August 3, 2015


Yuriko Ishida didn’t know what to expect at her first General Conference (GC) Session.

“This is all so new to me,” the Northern Asia-Pacific Division delegate said on July 2, the first day of the 10-day session, as she pulled her jacket closed in the air-conditioned Alamodome stadium.

“I’ve never been to the United States; I’ve never been to the GC Session,” she said. “I am glad to be here.”

It didn’t take long for the young delegates to get acquainted with the flow of the Session: morning worship followed by business session, lunch break, business, dinner, and finally evening music and colorful division reports. Many appreciated the organization.

“I’m baffled by the level of organization that I find in this place,” said Pat M. Mwezi, from the Southern Africa-Indian Ocean Division. “Everything seems to work so seamlessly. We are thousands, but everything seems to flow in a way that’s as though we were 50 in number.

“And there’s very little free time: there is no break unless it is intended. I appreciate that. I organize camps for young people, and what I see here is something I can take home and facilitate.”

These two delegates are both in their 20s.

Making important decisions for the future of the church is a necessary task requiring a meeting of minds and spirits through prayerful deliberation. An important factor in ensuring the successful outcome of those meetings is the inclusion of delegates from around the world of various age groups.

But what is the experience like for the young adults who are asked to be part of the official business of the church during the General Conference Session? The Adventist Review spoke with more than two dozen young delegates aged 22 to 35 to catch a glimpse of the session through their eyes.

Kula Baravilala, a delegate from the South Pacific Division, enjoyed the business sessions. She appreciated being able to vote, and she found the discussions fascinating.

“I just loved hearing people’s opinions, and how they agreed to disagree,” she said.

“The Church Manual is a book that I have seen lying around the house but have never taken time to read seriously,” she said. “But after seeing how important it was for guidance, I am totally committed to reading it up.”

Delegates approved a range of revisions to the Church Manual over several days.

Baravilala said she would encourage young people to get involved in church work, “for we are living in extraordinary times.”

East-Central Africa Division delegate Kelvin Walemba said that he particularly was taken by “the varying debates. We had no shortage of esteemed scholars. The precision and keen interest with which each item on the agenda was tackled made me proud of the entire process.”

Some delegates, while appreciating the process, felt somewhat powerless. Angeli Andrea Cocos, a delegate from the Southern Asia-Pacific Division, was one.

“The body [delegates] really do not have much of a say with regards to amendments of Fundamental Beliefs and the Church Manual, etc.” she said. “These amendments are usually just being brought for acceptance, so the most important thing for us to do is prayerfully vote for the right leaders who would later be part of the different committees that [create] the amendments.”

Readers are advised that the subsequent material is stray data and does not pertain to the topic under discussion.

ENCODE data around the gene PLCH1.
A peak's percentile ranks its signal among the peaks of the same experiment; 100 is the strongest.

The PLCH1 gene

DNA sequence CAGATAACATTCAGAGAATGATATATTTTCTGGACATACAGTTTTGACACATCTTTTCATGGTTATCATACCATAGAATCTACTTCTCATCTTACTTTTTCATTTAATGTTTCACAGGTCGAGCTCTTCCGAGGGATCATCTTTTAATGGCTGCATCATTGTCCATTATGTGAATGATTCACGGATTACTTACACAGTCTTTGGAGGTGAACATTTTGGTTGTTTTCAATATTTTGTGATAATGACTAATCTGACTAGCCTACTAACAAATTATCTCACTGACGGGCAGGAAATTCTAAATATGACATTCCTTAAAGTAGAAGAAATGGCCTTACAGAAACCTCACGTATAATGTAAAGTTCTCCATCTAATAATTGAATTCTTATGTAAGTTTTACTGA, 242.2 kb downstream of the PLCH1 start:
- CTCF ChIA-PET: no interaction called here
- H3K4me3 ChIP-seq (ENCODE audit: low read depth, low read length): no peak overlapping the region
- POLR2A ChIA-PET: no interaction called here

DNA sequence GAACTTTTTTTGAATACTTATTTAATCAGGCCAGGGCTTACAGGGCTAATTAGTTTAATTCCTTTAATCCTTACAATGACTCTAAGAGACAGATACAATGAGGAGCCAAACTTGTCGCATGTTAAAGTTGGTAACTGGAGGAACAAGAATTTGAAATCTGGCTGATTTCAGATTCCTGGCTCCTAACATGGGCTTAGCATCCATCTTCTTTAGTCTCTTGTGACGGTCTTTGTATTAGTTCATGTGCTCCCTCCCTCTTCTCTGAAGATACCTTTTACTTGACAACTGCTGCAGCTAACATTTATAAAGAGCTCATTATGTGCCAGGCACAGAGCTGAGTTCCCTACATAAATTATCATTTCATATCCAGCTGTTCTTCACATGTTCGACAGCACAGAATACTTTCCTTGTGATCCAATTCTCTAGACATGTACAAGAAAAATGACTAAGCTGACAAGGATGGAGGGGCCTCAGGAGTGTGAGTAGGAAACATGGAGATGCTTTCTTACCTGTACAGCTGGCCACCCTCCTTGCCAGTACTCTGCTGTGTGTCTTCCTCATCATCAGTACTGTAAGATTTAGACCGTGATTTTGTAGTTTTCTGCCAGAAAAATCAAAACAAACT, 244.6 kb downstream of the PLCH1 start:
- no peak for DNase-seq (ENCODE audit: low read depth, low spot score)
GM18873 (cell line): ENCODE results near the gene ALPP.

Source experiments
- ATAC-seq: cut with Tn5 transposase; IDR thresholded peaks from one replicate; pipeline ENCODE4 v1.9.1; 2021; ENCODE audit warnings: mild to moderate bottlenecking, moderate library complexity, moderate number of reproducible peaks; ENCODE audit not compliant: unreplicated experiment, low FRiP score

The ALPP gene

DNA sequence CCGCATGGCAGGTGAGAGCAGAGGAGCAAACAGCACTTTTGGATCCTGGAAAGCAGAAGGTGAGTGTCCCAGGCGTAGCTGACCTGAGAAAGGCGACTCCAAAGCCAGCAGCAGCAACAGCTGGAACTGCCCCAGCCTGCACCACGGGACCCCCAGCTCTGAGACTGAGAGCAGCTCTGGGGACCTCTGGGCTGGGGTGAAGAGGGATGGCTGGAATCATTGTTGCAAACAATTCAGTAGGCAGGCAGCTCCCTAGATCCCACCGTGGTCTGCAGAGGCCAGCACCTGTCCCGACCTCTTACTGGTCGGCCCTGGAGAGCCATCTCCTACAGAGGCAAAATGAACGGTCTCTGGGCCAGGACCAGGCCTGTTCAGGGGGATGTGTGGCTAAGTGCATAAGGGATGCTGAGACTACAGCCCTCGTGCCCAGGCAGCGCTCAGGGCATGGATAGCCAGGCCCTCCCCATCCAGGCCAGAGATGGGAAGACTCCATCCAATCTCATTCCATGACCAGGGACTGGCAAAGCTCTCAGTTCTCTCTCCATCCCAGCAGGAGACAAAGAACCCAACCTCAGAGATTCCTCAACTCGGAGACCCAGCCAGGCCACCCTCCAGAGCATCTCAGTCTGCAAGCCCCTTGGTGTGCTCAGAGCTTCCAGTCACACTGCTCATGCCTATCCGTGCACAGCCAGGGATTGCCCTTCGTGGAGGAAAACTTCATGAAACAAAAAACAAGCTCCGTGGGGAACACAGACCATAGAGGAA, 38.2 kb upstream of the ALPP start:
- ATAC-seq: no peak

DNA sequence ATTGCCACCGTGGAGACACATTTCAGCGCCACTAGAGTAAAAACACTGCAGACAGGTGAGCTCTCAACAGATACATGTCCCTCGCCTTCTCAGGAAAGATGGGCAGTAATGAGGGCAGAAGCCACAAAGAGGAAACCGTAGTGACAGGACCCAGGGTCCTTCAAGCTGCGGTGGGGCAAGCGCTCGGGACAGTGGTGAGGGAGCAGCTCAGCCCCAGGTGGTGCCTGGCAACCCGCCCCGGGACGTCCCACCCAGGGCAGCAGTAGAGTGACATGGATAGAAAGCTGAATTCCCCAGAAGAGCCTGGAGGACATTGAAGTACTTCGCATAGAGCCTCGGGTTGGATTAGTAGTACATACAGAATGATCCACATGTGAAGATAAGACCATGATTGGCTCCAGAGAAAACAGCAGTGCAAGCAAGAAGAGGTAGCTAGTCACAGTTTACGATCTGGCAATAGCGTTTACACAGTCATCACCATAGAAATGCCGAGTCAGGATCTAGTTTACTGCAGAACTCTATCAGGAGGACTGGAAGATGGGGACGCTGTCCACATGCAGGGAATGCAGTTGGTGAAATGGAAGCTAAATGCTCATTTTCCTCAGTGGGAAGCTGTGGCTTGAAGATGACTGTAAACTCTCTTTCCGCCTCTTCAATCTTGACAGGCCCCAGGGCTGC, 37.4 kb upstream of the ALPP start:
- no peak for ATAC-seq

Delegates approved revisions to the church’s 28 Fundamental Beliefs that updated the language and underscored the church’s teaching about a recent, literal, six-day Creation week.

But on the issue of women’s ordination, Cocos was glad to vote on a question that had been prepared in advance. Delegates voted “no” on the action that asked whether the church’s divisions should be allowed to ordain women to the gospel ministry in their own territories.

Cocos was happy with the outcome. “I really feel that if divisions are allowed to make decisions for themselves regarding this matter, people outside of our religion will be confused because, supposedly, as Adventists we have one belief and one faith,” she said. “If ‘yes’ votes prevailed, it would disrupt the minimal unity we still have as a church.”

Opinions on business items brought before the session varied among the young adult delegates.

“I was encouraged that the delegates were able to discuss women’s ordination in a respectful and prayerful way that allowed many people the opportunity to speak on their personal convictions,” South Pacific Division delegate Clare Barnes said. “It highlighted to me that on this issue, all who spoke had the best interest of the church at heart, even if it didn’t feel like it at times.”

She added: “As a young woman, I was especially encouraged to see so many men standing up in support of women in ministry. . . . We as members of God’s church have all been called into His service, regardless of age, ethnicity, or gender.”

Walemba said he hoped church members young and old would be able to move on from the General Conference Session “with a stronger bond.”

“There will be criticism from without; let us hold fast and strong from within, for ours is the kingdom of God and not the world of men,” he said.

Kimberly Luste Maran is young adult editor for Adventist Review

In Their Own Words

Here’s more of the talk around the table with young adult delegates at the 2015 General Conference session in San Antonio, Texas, and Adventist Review staff.